Deer Valley delays Daly-West raising until summer, citing the weather |

Deer Valley delays Daly-West raising until summer, citing the weather

The hulking head frame will remain on the ground for another winter

The derrick-like Daly-West Mine head frame in the upper reaches of Deer Valley collapsed in 2015 and has remained on its side since then. A restoration that will include the raising of the head frame was delayed this week as a result of the early season snow. The work is expected to occur next summer.
Park Record file photo

Deer Valley Resort on Thursday wanted to raise the historic Daly-West Mine head frame again, more than six years after it collapsed.

But Mother Nature apparently desired that it remain on the ground for another winter.

The resort has postponed putting the hulking head frame upright until the summer of 2022 after an early season snowstorm arrived in the Wasatch Range.

Deer Valley announced the postponement on Oct. 7 based on the weather forecast at that time, and the predicted snow arrived on Monday and continued into Tuesday morning. The storm left snow across the elevations in the Park City area.

In the announcement, Deer Valley cited the snow and the cold weather at an elevation topping 8,000 feet. The location is in Empire Pass, at the upper reaches of Deer Valley.

The statement from Deer Valley did not identify a projected date for the work next summer. The date will likely depend on the amount of snow that accumulates at the location over the winter. Heavy snowfall could possibly push back the work until well into the summer.

The delay is a setback for a project that was widely hailed as an important step in preserving Park City’s history. The community was founded in the 19th century as a silver-mining camp, and the industry drove the economy for decades before collapsing in the middle of the 20th century.

There are silver mining-era relics across much of Park City, but the Daly-West Mine head frame was one of the most prominent. The collapse in May of 2015 was the most notable event involving a relic in years. The structure was left on its side after the collapse, providing a dramatic visual illustration of the threat to mining-era structures.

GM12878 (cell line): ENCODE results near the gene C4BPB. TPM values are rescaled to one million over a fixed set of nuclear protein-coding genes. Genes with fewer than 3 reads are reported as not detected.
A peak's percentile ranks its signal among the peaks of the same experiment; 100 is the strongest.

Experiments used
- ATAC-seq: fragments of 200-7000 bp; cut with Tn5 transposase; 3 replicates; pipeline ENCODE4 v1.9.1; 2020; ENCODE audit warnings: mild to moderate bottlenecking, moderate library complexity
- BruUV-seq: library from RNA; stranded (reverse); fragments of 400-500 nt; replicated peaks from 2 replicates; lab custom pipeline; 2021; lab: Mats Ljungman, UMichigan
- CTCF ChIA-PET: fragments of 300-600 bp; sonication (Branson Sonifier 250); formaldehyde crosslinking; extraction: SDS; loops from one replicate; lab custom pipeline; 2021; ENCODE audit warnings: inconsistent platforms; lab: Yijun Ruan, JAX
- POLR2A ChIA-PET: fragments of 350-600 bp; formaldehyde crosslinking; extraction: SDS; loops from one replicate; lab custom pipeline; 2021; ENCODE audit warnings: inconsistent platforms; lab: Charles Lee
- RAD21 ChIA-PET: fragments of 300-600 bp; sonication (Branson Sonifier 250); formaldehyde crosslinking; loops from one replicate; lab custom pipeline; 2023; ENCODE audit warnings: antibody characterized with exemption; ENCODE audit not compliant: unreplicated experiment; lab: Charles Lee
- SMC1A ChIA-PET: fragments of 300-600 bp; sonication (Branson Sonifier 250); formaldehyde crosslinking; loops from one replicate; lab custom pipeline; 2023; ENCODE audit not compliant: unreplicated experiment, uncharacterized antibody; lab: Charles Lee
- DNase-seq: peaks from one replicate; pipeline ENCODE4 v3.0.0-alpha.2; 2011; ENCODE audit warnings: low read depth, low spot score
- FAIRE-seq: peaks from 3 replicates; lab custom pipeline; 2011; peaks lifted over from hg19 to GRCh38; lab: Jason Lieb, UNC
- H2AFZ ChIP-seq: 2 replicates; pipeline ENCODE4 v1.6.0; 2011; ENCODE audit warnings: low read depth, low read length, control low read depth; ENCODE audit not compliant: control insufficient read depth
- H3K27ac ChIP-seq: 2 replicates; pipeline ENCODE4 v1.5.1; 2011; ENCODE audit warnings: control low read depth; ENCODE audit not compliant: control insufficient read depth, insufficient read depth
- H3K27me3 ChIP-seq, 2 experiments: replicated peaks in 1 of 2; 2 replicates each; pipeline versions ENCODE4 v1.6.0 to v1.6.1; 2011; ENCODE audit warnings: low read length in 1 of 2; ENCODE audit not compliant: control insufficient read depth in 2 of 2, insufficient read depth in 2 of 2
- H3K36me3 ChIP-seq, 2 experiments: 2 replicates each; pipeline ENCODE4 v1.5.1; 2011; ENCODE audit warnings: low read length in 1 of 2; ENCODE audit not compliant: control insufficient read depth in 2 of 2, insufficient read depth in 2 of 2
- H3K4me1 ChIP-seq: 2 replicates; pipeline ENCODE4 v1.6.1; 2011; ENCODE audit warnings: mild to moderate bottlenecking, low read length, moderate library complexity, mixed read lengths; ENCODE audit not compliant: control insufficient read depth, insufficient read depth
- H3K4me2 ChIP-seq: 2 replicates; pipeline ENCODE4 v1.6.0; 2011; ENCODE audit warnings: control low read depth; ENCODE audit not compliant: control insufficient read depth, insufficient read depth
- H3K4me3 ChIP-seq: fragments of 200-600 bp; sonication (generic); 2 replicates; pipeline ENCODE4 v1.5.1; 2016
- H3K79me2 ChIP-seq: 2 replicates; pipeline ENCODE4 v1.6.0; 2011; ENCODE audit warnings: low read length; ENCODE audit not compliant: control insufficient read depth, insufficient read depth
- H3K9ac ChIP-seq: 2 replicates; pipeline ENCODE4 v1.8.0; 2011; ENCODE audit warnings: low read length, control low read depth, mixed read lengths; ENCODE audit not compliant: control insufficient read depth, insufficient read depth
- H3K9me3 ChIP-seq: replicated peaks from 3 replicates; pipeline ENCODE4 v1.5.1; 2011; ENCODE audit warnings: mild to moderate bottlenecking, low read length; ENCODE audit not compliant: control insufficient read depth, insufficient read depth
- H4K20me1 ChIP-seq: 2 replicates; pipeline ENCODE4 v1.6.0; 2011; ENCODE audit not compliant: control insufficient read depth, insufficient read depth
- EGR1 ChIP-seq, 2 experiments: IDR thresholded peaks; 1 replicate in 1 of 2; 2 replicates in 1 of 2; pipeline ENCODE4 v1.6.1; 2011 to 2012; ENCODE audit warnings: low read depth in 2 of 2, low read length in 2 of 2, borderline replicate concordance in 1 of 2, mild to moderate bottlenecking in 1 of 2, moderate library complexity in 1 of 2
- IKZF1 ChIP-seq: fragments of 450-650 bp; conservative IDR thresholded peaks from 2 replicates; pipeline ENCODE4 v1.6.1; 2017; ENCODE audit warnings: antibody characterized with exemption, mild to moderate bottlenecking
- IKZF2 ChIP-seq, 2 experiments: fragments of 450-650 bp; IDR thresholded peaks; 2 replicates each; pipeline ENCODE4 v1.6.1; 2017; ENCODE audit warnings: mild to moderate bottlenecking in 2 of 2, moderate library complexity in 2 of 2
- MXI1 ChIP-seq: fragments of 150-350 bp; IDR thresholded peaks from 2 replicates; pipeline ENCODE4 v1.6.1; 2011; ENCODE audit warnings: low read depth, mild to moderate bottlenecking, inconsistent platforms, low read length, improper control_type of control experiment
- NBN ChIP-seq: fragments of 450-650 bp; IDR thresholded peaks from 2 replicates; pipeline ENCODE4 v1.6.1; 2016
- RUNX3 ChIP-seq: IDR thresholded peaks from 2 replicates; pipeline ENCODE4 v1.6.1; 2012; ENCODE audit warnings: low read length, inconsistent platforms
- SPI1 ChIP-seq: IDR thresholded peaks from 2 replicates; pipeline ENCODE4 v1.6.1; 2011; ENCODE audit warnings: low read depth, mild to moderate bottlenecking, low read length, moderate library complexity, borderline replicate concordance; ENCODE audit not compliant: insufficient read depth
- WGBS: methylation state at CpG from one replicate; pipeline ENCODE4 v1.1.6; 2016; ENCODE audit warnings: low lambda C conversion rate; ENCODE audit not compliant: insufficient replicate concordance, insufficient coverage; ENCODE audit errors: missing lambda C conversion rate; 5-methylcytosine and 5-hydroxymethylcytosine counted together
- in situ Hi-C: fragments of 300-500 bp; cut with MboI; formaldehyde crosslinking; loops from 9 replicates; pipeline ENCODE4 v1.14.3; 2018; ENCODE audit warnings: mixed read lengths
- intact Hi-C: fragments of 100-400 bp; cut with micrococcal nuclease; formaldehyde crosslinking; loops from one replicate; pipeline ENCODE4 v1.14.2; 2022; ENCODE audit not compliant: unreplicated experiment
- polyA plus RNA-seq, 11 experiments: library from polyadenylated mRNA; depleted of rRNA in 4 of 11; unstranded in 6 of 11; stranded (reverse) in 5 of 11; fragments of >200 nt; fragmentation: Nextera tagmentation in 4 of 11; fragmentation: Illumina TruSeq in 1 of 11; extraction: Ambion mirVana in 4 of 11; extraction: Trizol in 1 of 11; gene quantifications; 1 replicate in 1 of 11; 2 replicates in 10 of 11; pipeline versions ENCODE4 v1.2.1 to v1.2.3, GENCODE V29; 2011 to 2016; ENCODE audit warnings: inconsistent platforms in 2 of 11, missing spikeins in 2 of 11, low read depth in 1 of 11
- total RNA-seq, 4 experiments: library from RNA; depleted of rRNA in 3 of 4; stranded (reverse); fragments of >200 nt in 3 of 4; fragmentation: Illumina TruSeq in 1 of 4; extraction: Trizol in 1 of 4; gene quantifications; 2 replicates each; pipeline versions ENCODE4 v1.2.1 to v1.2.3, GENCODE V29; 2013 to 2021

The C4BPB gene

The influential preservation community quickly afterward pressed for the derrick-like head frame to be put upright again, but there was not momentum until Deer Valley acquired the location from a Wasatch County water provider in 2020. The acquisition was made with the intention of restoring the head frame. Deer Valley later negotiated with another entity with interests in upper Deer Valley, called the Empire Pass Master Owners Association, to help with the restoration. The association will be responsible for ongoing maintenance.

The 85-foot-tall head frame weighs upward of 80,000 pounds. It will be moved approximately 100 feet to the southwest of the original location as part of the restoration. The ground there is better suited for the structure. The Empire Pass Master Owners Association has said two of the largest cranes available in the state were to be a part of the operation.

Deer Valley called the work that was planned this week the “big lift.” It was anticipated to last 30 minutes.

The silver-mining heritage of Park City is seen as something that helps distinguish the community from some competing, purpose-built mountain resorts. The mining heritage is used in the marketing of Park City and the relics are popular destinations for hikers and bicyclists in the summer and fall as well as skiers and snowboarders during the winter.

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